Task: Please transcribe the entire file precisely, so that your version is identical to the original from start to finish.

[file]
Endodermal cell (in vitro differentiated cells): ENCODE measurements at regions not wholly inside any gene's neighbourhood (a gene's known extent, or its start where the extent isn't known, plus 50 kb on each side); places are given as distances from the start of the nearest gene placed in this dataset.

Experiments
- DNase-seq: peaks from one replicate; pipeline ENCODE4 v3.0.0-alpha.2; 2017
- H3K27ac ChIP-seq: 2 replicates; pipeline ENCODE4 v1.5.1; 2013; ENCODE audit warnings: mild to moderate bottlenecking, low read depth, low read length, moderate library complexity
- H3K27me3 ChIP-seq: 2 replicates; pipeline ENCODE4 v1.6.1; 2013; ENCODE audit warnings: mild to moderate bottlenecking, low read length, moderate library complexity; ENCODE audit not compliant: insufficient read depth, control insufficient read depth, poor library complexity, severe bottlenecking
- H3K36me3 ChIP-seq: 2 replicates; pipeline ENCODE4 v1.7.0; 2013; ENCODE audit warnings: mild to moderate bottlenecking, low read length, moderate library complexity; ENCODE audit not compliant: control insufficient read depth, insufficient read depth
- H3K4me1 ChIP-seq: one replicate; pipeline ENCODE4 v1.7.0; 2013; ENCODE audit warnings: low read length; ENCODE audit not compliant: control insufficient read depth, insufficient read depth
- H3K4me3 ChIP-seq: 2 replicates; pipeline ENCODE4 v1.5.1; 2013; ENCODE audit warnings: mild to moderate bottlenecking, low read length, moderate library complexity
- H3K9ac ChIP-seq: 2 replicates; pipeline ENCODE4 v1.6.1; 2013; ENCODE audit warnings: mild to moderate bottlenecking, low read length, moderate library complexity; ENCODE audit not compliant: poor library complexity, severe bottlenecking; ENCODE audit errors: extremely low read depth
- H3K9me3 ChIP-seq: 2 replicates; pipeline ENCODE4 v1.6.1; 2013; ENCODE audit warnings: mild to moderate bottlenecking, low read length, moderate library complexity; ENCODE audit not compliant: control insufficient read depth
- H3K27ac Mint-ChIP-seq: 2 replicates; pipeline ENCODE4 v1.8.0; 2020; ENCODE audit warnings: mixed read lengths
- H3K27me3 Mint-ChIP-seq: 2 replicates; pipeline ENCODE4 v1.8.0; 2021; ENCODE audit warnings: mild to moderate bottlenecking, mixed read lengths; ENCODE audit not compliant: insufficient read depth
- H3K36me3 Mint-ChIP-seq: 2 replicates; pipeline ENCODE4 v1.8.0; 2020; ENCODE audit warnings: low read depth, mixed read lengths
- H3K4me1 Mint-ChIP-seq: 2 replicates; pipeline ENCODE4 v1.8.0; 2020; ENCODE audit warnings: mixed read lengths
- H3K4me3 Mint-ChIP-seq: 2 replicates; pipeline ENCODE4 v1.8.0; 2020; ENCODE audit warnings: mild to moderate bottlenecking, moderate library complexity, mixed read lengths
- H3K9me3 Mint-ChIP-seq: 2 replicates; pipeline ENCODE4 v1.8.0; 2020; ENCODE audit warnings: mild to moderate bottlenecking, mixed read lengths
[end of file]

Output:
Endodermal cell (in vitro differentiated cells): ENCODE measurements at regions not wholly inside any gene's neighbourhood (a gene's known extent, or its start where the extent isn't known, plus 50 kb on each side); places are given as distances from the start of the nearest gene placed in this dataset.

Experiments
- DNase-seq: peaks from one replicate; pipeline ENCODE4 v3.0.0-alpha.2; 2017
- H3K27ac ChIP-seq: 2 replicates; pipeline ENCODE4 v1.5.1; 2013; ENCODE audit warnings: mild to moderate bottlenecking, low read depth, low read length, moderate library complexity
- H3K27me3 ChIP-seq: 2 replicates; pipeline ENCODE4 v1.6.1; 2013; ENCODE audit warnings: mild to moderate bottlenecking, low read length, moderate library complexity; ENCODE audit not compliant: insufficient read depth, control insufficient read depth, poor library complexity, severe bottlenecking
- H3K36me3 ChIP-seq: 2 replicates; pipeline ENCODE4 v1.7.0; 2013; ENCODE audit warnings: mild to moderate bottlenecking, low read length, moderate library complexity; ENCODE audit not compliant: control insufficient read depth, insufficient read depth
- H3K4me1 ChIP-seq: one replicate; pipeline ENCODE4 v1.7.0; 2013; ENCODE audit warnings: low read length; ENCODE audit not compliant: control insufficient read depth, insufficient read depth
- H3K4me3 ChIP-seq: 2 replicates; pipeline ENCODE4 v1.5.1; 2013; ENCODE audit warnings: mild to moderate bottlenecking, low read length, moderate library complexity
- H3K9ac ChIP-seq: 2 replicates; pipeline ENCODE4 v1.6.1; 2013; ENCODE audit warnings: mild to moderate bottlenecking, low read length, moderate library complexity; ENCODE audit not compliant: poor library complexity, severe bottlenecking; ENCODE audit errors: extremely low read depth
- H3K9me3 ChIP-seq: 2 replicates; pipeline ENCODE4 v1.6.1; 2013; ENCODE audit warnings: mild to moderate bottlenecking, low read length, moderate library complexity; ENCODE audit not compliant: control insufficient read depth
- H3K27ac Mint-ChIP-seq: 2 replicates; pipeline ENCODE4 v1.8.0; 2020; ENCODE audit warnings: mixed read lengths
- H3K27me3 Mint-ChIP-seq: 2 replicates; pipeline ENCODE4 v1.8.0; 2021; ENCODE audit warnings: mild to moderate bottlenecking, mixed read lengths; ENCODE audit not compliant: insufficient read depth
- H3K36me3 Mint-ChIP-seq: 2 replicates; pipeline ENCODE4 v1.8.0; 2020; ENCODE audit warnings: low read depth, mixed read lengths
- H3K4me1 Mint-ChIP-seq: 2 replicates; pipeline ENCODE4 v1.8.0; 2020; ENCODE audit warnings: mixed read lengths
- H3K4me3 Mint-ChIP-seq: 2 replicates; pipeline ENCODE4 v1.8.0; 2020; ENCODE audit warnings: mild to moderate bottlenecking, moderate library complexity, mixed read lengths
- H3K9me3 Mint-ChIP-seq: 2 replicates; pipeline ENCODE4 v1.8.0; 2020; ENCODE audit warnings: mild to moderate bottlenecking, mixed read lengths